Federal Judge Strikes Down Kentucky’s Same-Sex Marriage Ban
The streak continues.
A Federal Judge in Kentucky became the latest jurist to strike down a state law law banning same-sex marriage:
A federal judge today ruled that same-sex couples have a right to marry in Kentucky.
“In America, even sincere and long-hold religious beliefs do not trump the constitutional rights of those who happen to have been out-voted,” U.S. District Judge John G. Heyburn II wrote, invalidating Kentucky’s constitutional amendment banning gay marriage.
Heyburn held in February that Kentucky must recognize gay marriages performed in other states.
Heyburn put his ruling today on hold, staying it pending the outcome of several gay marriage cases at the U.S. 6th Circuit Court of Appeals.
Maurice Blanchard, one of the plaintiffs, said he and his partner, Dominique James, who were denied a marriage license last year, were “elated and relieved” by the ruling. The two were denied a denied a marriage license last year.
The decision “forcefully lays to rest that Kentucky’s anti-gay marriage laws were based on anything but invidious discrimination against homosexuals,” said Dan Canon, one of their lawyers.
Attorney Leigh Latherow, whose Ashland firm was hired by Gov. Steve Beshear to defend the ban after Attorney General Jack Conway refused to do so, referred questions to a spokesman for the governor, Terry Sebastian, who said only that state would appeal.
Heyburn rejected the only justification offered by lawyers for Beshear — that traditional marriages contribute to a stable birth rate and the state’s long-term economic stability.
“These arguments are not those of serious people,” he said.
Heyburn held that the ban on gay marriage within Kentucky violates the constitutional guarantee of equal protection under the law and that there is “no conceivable legitimate purpose for it.”
He held that the state’s 2004 constitutional amendment and a similar statute enacted in 1998 deny gay couples lower income and estate taxes; leave from work under the Family and Medical Leave Act, family insurance coverage; and the ability to adopt children as a couple.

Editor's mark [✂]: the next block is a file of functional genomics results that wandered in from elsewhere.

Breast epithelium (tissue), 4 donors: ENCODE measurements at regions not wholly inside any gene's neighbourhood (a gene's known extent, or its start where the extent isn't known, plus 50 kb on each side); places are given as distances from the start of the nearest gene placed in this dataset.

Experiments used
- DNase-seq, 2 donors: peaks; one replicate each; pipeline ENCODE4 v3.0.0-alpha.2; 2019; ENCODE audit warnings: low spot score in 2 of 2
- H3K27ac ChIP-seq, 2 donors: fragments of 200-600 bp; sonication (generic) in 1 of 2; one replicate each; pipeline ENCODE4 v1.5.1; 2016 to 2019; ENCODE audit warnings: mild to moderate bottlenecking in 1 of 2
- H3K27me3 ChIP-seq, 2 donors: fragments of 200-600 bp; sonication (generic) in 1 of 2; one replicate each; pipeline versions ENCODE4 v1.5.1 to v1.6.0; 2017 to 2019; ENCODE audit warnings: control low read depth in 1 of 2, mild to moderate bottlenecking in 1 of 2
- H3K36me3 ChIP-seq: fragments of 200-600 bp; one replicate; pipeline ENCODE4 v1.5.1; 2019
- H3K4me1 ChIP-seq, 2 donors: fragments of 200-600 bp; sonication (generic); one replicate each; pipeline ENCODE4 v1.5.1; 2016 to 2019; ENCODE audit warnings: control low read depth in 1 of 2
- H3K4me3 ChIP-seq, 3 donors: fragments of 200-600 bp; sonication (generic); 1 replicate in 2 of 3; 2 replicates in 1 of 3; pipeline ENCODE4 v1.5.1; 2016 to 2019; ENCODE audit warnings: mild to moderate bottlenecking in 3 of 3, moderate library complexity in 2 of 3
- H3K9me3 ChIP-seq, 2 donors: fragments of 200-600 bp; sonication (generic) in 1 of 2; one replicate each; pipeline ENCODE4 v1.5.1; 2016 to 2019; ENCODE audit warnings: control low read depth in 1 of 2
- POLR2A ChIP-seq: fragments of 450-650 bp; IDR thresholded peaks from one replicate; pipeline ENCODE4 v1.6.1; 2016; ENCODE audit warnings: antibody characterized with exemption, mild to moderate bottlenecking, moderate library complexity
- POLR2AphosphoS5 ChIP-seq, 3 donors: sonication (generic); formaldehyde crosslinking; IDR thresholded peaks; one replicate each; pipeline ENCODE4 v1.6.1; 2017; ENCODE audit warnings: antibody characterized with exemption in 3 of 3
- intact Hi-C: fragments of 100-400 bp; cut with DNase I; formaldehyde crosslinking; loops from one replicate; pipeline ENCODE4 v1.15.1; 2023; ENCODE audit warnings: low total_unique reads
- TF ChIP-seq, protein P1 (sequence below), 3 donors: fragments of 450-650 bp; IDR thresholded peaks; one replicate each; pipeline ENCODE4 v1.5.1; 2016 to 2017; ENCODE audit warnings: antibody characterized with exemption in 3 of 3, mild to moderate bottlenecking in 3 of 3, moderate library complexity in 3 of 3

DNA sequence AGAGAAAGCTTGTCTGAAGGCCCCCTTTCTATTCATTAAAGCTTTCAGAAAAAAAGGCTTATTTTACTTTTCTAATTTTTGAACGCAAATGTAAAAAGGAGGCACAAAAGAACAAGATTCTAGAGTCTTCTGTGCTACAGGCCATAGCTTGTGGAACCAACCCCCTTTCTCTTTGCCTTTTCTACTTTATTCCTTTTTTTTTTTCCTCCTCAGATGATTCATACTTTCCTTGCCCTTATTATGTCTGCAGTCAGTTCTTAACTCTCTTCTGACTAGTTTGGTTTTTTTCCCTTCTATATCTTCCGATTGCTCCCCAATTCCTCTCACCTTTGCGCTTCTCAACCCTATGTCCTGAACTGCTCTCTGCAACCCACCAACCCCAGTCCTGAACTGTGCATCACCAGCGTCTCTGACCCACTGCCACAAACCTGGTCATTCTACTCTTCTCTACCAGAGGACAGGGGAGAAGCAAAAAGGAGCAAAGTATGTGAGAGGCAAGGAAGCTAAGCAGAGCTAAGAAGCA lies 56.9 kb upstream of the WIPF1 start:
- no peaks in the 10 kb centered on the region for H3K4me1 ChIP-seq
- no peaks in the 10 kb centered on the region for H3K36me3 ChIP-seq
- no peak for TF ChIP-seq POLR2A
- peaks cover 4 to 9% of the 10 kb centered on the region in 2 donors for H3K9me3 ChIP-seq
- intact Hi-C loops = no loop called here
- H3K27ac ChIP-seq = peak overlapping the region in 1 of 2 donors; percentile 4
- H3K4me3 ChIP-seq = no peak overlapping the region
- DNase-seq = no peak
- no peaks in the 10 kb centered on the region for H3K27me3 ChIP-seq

“Perhaps most importantly,” he added, the Kentucky law denies same-sex couples the “intangible and and emotional benefits of civil marriage.”
The 6th Circuit hearing the article refers to is a hearing scheduled on August 6th in front of the 6th Circuit Court of Appeals which will deal with challenges to marriage bans in three separate states in the circuit. Obviously, the results of that hearing will set the law for the entire Circuit so it seems prudent for Judge Heyburn, who was appointed to the bench in 1992 by President George H.W. Bush on the recommendation of Senator Mitch McConnell, to put the ruling on hold until then.
As with other Judges before him, Heyburn relief heavily on the Supreme Court’s Windsor decision, which turned a year old just last week and has resulted in an unbroken string of nearly two dozen rulings by state and Federal judges who have struck down a state law banning same-sex marriage in whole or in part;
Since the Supreme Court’s landmark decision in United States v. Windsor, 133 S.Ct. 2675 (2013), every federal court to consider state bans on same-sex marriage and recognition has declared them unconstitutional. Most of these courts have done so under both the Due Process and Equal Protection Clauses of the Fourteenth Amendment to the United States Constitution. This Court’s opinion differs in that it does not determine whether Kentucky’s laws interfere with a fundamental right. The Court’s chief reason for declining to do so is its careful reading of Windsor, which suggests that the Supreme Court is unwilling and unlikely to view the right Plaintiffs seek to exercise as fundamental under the Constitution.
At some point, it seems almost certain that we’ll see an adverse ruling in one of these cases — some analysts suspect that the most likely candidate for that would be the Fifth Circuit Court of Appeals, which will be ruling on a challenge to Texas’s marriage ban — but the overwhelming weight of judicial authority on this issue is clear, and it all started with Justice Kennedy’s Windsor opinion. Whether he intended it or not, he has set off a revolution.
Here’s the opinion: